Let’s face it, manufacturing is messy business. By-products of the production process impact not only the quality of your finished parts, but also the longevity of the equipment at hand – so your “factory hygiene” is a crucial component to the success of your operations/ And how you go about it matters.
Think of it this way: the better you take care of your equipment, the better it’ll serve you over the long run. If you need any further convincing, just ask our technicians how many call-outs they’ve saved our clients by training them in how to care for and maintain their assets!
In saying that, there is a right way to go about the CNC machine cleaning process. To help you out, we asked our technicians what the most common cleaning mistakes were, and captured their top tips in written form, so you can come back to them for reference. Or use them when training new recruits.
Pay close attention – these steps are simple, but they make all the difference.
1. The basic CNC machine cleaning procedure
Cleaning isn’t rocket science – but doing it right makes a big difference, The two basic things to remember are that:
It needs to be done daily – so factor it into your workflow, and
A little TLC (i.e. the right chemicals and processes) goes a long way
While buying fancy chemicals and products for your CNC milling machine, router, or waterjet can seem like a good idea, it’s completely unnecessary. There are only two simple ingredients needed for a good-quality scrub. Namely:
Clean, non-recycled water straight from the tap
A little bit of WD40
That’s all you need for regular day-to-day maintenance and upkeep. A thorough wipe every day eliminates layers of built-up materials that deposit themselves on components. If you let the gunk pile up, this could impede in the machine performance, and potentially lead to one of our technicians being called out to clear it up.
Save yourself the hassle by making cleaning an integral part of your day-to-day and you’ll get more done. Period.
2. Be careful where you spray
CNCs are a fusion between electronic and mechanical elements. While the electronic components are isolated, electrical accidents aren’t out of the question.
Minimise the chance of experiencing one by keeping fluids well away from exposed electrical components. This can easily be done by spraying the aforementioned H2O or WD40 onto a rag, rather than the component itself.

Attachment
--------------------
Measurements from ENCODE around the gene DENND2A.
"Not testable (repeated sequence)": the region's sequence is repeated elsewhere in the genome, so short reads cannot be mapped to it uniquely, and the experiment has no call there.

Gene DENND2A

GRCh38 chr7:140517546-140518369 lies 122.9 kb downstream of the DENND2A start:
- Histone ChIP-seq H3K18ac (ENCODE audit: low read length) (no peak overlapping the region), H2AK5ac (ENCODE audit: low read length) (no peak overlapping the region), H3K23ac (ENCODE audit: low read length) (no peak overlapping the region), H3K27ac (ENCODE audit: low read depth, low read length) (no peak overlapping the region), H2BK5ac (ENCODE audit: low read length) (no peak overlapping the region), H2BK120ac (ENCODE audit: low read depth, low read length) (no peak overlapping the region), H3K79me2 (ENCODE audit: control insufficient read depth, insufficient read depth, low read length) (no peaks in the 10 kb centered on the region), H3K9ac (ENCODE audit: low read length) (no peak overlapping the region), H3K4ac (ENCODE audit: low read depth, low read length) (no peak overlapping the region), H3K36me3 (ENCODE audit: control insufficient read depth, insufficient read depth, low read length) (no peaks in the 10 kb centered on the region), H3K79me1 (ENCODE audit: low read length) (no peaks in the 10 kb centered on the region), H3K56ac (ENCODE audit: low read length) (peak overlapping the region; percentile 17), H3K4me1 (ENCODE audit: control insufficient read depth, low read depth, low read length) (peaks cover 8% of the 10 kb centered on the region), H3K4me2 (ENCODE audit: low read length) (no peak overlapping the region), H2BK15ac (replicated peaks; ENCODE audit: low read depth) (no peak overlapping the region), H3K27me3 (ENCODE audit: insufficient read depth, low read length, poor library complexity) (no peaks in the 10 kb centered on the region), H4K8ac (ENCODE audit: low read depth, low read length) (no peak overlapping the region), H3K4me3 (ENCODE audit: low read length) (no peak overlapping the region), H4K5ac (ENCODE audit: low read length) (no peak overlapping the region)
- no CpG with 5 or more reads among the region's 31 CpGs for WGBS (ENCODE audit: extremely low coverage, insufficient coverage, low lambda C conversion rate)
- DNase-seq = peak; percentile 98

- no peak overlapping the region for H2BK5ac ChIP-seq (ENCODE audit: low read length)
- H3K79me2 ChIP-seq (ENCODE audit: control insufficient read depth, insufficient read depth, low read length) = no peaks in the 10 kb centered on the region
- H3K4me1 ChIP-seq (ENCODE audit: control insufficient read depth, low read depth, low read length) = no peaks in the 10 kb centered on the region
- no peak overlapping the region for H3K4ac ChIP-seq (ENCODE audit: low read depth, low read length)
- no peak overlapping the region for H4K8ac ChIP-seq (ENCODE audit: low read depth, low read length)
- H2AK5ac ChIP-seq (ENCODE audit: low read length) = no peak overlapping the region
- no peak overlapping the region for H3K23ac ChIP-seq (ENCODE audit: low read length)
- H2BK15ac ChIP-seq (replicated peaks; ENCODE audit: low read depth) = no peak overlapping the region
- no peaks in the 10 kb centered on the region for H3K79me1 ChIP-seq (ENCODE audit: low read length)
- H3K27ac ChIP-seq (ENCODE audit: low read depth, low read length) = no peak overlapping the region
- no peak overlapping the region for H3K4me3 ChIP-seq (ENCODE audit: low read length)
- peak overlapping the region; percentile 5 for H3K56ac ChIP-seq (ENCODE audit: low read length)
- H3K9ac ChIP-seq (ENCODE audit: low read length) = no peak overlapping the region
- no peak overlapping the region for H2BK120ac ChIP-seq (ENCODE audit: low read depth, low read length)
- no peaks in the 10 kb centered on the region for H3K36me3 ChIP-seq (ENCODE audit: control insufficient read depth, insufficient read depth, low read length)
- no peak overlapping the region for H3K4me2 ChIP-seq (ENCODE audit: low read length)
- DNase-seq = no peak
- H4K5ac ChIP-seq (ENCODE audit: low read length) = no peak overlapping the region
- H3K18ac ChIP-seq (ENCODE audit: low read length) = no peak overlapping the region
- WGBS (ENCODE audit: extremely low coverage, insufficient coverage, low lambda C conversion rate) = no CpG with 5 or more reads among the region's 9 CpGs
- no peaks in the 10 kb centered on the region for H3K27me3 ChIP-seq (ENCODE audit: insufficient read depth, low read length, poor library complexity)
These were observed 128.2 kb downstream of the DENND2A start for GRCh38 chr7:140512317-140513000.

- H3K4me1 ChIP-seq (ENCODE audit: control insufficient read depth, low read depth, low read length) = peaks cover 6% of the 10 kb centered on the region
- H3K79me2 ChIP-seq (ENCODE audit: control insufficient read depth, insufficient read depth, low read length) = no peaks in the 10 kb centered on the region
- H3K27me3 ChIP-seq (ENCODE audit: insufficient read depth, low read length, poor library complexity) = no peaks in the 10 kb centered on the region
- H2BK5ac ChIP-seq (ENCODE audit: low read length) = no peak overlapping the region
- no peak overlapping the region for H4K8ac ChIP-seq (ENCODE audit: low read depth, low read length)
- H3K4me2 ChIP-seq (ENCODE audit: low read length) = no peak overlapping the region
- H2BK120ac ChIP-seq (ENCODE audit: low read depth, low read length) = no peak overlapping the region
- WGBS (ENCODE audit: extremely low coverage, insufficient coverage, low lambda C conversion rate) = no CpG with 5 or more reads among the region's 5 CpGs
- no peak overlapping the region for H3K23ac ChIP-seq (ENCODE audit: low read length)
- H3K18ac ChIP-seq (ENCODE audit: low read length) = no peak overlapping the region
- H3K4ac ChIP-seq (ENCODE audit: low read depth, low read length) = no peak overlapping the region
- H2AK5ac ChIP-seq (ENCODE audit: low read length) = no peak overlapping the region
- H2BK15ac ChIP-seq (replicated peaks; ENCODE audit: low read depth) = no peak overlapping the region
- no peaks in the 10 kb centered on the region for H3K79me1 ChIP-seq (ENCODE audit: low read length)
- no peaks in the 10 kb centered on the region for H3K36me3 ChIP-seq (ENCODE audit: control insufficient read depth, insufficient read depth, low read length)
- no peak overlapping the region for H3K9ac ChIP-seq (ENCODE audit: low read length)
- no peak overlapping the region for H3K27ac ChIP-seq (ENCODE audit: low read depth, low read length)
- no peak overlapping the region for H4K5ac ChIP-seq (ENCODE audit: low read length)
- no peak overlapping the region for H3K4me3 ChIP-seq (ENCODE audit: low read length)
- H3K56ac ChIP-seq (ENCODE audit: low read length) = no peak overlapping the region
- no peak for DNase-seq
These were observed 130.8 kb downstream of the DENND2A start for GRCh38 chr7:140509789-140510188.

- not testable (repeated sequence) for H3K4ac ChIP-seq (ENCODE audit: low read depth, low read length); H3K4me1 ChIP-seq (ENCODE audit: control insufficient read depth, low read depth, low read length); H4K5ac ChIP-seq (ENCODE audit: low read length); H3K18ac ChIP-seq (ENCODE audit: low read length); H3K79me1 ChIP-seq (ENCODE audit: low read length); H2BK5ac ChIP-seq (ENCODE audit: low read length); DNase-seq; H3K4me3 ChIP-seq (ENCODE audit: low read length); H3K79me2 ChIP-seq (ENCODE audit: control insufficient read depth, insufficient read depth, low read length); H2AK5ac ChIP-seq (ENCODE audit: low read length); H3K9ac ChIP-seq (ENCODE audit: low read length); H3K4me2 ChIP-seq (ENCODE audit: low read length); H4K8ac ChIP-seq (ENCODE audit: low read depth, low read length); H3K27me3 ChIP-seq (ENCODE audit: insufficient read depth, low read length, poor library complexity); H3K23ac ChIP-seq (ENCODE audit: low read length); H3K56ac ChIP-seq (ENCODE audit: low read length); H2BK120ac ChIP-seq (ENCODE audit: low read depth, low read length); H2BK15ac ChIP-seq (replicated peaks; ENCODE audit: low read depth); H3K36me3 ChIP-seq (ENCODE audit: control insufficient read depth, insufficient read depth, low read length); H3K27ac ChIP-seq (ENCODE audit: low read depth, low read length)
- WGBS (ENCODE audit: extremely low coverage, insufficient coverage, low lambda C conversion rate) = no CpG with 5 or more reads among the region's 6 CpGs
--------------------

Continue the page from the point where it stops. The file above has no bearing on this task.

This is ideal for getting into those hard-to-reach places, like tool holders cones on CNC machining centres – which often get overlooked. To extend their working life and prevent corrosion, be sure to wipe carefully and regularly, leaving them smooth and shiny. Trust us, it’s well worth your while!
3. Pay close attention to vacuum lifters and working tables
No matter how high-tech your factory is, it won’t function optimally if the tools aren’t taken care of.
Two elements that MUST be checked every time are vacuum lifters and working tables. The suction strength of lifters requires an entirely dust-free surface or else it may not stick to materials. Ensuring the seals and gaskets of the lifters are in good condition and dust-free is a must. Handling heavy stone slabs or glass panels relies on industrial-strength force to move them around the factory safely and efficiently, which our stone handling equipment is fully capable of doing, when used right.
The second element to pay careful attention to is the working table. Whether you’re working with waterjets or CMS’ CNC machines, be sure to check that all processed parts from previous cycles are removed, making way for the next lot.
For best results, make sure to remove even the smallest of pieces and give it a a quick spray-down with water. A clean, flat working surface is essential to achieving precise results – and having the next workpiece rest on an uneven surface is a recipe for disaster!
4. Use computers exclusively for work
While it’s tempting to think of CNC computers as regular PCs (after all, our CMS machines run on easy-to-use Windows 10); they are the brains that bring everything into production. If you clutter them up, everything moves slower – which means you’re less productive during the day.
Make sure that your operators know this and keep their activities strictly production-related. Programs like EasyStone from DDX Software and other CAD/CAM tools are powerful – but they work best when they’re not competing for memory and RAM. Avoid downloading other programs or files on the PC that aren’t CNC related!
If that’s difficult to achieve, we suggest buying a dedicated laptop or device that can be used on the floor for other activities, such as keeping track of production scheduling, printing shop drawings, checking emails, and other admin work. This is a simple tip (like the former three) but it’s surprising how often it’s overlooked…
All in all, the best way to keep mistakes down to a minimum is to share good practices with your staff and make sure they know why it’s important to practice them in the workshop. Why not start with this guide and see the difference a few well-targeted, simple tips can make?